Joanna Donnelly and Fuchsia MacAree


Gill Books, ISBN 9780717180936

From satellites to storms, from clouds to climate change and from Hurricane Ophelia to the Beast from the East, meteorologist Joanna Donnelly explains while Fuchsia MacAree illustrates every aspect of our great – and not so great – Irish weather. Packed with facts and fun, this is a book overflowing with in-depth knowledge – yet it wears its learning lightly. Easy to read alone or fun to read aloud with friends, it’s ideal for any age.

Aga Grandowicz and Rob Maguire

Little Island Books, ISBN 9781910411940

The mysterious Dr Hibernica Finch wanted to be a dolphin when she grew up! Having become a zoologist instead, she now offers us a well-designed, beautifully produced blend of insight and information on the animals of Ireland. Presented in a playful tone, the text is both accurate and humorous, and the superb, zoologically perfect illustrations are truly compelling.

Louise Greig and Ashling Lindsay

Egmont Publishing, ISBN 9781405286596

In this engaging picturebook Liesel sees the loneliness of the frowning city. She climbs up to pause the city clock and ‘for one tiny moment between tick and tock’ she freezes time. While ‘the city shudders to a stop’, Liesel weaves her way through the grey streets replacing grey with green and pink and purple. The illustrations are gentle and consistent while the story of Liesel and her kindness will appeal to young and old.

Pádraig Kenny
Chicken House, ISBN 9781911077657

What makes us human? What is it to be proper? To have a soul? To be a sentient robot? What does it mean to belong? These are just some of the philosophical questions raised in this gripping story of Christopher and his robotic companions. The characters – even those we know to be mechanical toys – ooze personality and engage us emotionally. Their unique  story will allow a young reader to wonder about the nature of being, of family and friendship, of belonging.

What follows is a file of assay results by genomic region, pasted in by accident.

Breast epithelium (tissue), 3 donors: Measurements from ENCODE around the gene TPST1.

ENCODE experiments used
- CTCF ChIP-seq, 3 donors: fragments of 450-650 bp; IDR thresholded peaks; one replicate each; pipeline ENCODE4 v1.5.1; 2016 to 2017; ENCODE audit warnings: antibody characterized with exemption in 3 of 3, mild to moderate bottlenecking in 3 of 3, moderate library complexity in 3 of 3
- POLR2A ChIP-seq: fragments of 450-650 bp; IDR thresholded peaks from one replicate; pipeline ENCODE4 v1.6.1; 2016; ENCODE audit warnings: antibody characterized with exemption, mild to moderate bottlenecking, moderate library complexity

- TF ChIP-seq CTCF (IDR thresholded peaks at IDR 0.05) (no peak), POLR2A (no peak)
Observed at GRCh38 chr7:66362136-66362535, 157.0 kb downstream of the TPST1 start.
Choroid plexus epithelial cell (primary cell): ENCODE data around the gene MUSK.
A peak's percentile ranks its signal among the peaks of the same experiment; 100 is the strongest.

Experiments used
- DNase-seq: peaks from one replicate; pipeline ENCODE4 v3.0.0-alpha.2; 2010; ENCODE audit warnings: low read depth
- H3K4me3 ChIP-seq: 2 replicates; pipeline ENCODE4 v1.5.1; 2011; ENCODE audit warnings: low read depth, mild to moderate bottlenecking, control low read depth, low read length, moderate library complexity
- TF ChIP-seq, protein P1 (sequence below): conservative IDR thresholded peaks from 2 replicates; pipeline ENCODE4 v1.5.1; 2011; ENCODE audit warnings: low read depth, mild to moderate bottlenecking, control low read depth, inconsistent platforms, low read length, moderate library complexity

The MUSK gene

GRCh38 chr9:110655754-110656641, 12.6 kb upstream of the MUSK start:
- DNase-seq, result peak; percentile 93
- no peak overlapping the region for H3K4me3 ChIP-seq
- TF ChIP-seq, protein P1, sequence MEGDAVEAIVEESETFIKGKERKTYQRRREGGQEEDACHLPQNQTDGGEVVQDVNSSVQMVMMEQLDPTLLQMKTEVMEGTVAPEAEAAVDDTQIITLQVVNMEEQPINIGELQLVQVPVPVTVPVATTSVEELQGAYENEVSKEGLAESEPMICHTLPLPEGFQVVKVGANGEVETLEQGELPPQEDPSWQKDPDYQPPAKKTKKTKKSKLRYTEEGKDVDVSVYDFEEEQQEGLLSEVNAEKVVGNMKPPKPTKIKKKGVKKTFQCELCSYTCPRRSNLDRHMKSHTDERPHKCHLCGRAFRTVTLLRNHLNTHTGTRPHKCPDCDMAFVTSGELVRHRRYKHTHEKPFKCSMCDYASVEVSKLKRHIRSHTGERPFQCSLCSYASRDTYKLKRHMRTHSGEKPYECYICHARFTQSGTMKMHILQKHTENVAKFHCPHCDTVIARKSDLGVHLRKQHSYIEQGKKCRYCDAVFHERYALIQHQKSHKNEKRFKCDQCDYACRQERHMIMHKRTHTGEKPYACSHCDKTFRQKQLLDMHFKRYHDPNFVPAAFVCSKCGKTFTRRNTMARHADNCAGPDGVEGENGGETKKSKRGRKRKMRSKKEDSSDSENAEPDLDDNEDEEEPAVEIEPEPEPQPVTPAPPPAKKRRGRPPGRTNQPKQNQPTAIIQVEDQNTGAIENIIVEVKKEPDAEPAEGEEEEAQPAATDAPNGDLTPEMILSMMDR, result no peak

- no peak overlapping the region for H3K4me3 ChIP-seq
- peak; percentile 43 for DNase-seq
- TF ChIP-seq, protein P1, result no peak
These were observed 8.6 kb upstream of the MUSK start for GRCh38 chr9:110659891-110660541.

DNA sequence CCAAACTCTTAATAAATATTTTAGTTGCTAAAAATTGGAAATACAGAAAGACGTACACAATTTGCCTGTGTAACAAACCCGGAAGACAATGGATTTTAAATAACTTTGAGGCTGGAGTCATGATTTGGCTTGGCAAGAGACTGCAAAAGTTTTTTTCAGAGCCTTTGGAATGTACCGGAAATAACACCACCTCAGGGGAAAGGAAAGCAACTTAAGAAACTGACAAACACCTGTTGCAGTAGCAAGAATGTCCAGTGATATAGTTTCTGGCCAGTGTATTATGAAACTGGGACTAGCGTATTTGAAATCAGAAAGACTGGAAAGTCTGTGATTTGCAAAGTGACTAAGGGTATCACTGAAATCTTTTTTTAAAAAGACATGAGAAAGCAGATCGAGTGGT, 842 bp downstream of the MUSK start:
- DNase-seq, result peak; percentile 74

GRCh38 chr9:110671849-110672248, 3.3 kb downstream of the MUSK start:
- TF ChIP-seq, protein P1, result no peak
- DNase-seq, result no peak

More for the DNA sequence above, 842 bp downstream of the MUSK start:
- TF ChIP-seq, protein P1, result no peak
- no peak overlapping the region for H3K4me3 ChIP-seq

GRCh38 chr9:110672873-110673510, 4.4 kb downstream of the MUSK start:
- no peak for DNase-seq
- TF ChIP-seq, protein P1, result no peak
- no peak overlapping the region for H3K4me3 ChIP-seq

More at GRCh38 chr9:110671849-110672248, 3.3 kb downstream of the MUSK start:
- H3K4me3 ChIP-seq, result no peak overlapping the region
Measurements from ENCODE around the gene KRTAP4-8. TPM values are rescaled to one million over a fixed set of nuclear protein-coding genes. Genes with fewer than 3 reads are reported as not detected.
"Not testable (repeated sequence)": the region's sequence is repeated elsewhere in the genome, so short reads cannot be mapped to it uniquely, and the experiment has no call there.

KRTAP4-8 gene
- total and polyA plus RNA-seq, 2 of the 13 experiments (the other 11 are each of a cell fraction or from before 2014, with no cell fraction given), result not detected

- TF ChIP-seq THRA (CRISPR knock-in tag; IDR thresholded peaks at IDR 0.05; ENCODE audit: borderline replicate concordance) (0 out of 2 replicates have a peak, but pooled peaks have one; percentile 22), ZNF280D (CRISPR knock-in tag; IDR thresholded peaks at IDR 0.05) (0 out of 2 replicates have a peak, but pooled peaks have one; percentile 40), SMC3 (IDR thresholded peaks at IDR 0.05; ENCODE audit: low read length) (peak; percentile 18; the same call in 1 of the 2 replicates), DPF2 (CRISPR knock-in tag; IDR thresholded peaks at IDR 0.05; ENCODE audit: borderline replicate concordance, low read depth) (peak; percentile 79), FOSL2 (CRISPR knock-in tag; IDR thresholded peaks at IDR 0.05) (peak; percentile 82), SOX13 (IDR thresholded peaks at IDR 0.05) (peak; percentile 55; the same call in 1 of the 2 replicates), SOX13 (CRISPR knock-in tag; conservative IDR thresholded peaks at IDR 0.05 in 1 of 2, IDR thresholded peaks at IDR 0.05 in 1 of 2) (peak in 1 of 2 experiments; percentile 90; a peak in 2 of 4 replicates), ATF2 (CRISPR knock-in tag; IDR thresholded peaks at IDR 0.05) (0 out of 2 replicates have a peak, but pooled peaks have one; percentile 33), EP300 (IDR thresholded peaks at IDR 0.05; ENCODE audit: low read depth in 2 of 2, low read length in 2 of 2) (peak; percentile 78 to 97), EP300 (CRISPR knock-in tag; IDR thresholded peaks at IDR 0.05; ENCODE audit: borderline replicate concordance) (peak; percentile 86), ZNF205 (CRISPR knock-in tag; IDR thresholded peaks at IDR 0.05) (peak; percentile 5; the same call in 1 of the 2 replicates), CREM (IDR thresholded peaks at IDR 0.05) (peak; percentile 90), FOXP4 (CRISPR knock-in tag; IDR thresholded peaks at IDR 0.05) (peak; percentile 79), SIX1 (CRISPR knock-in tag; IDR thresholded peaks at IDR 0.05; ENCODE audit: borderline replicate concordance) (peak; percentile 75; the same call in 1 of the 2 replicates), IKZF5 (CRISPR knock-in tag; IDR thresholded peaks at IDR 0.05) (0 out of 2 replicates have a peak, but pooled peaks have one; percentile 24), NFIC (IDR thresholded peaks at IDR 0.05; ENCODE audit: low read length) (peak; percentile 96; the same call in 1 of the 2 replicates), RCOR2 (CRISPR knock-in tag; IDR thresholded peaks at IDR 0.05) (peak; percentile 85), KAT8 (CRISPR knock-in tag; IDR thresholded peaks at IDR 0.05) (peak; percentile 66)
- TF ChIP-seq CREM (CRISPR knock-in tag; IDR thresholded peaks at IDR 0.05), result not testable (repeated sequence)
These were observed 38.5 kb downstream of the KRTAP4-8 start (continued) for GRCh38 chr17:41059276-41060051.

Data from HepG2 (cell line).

Cethan Leahy

Mercier Press, ISBN 9781781175644

A challenging exploration of the difficult issues surrounding suicidal ideation, bullying and coming of age. The relationship between Adam and the ghostly inner voice that becomes his constant companion following a failed suicide attempt is handled with great tenderness and understanding. This is a thought- provoking and moving novel about teenage depression, male friendship and young love, all bound together with sensitivity and an occasional touch of black humour.

Shona Shirley Macdonald
The O’Brien Press, ISBN 9781788490009

With spirals, twirls and double spreads, there is an inventiveness, a boldness and a vibrant visual blend of text and illustration in this engaging story of the pooka. The non-gender pooka is a shapeshifter, suddenly faced with its aloneness and loneliness. The illustration style is as wild and unruly as the pooka itself. The story is touchingly told with minimal text, leaving us with a satisfying sense of show rather than tell.

Kelly McCaughrain

Walker Books, ISBN 9781406375657

From the high wire of the Big Top to the high wire of teenage sexuality, this warm and funny story of adolescence is a delight to read. It explores family, friendship and first love with an authenticity that is both engaging and emotionally satisfying. Through the eyes of the two main characters – one through very clever use of a blog – we learn the pros and cons of being different and of managing life in the margins.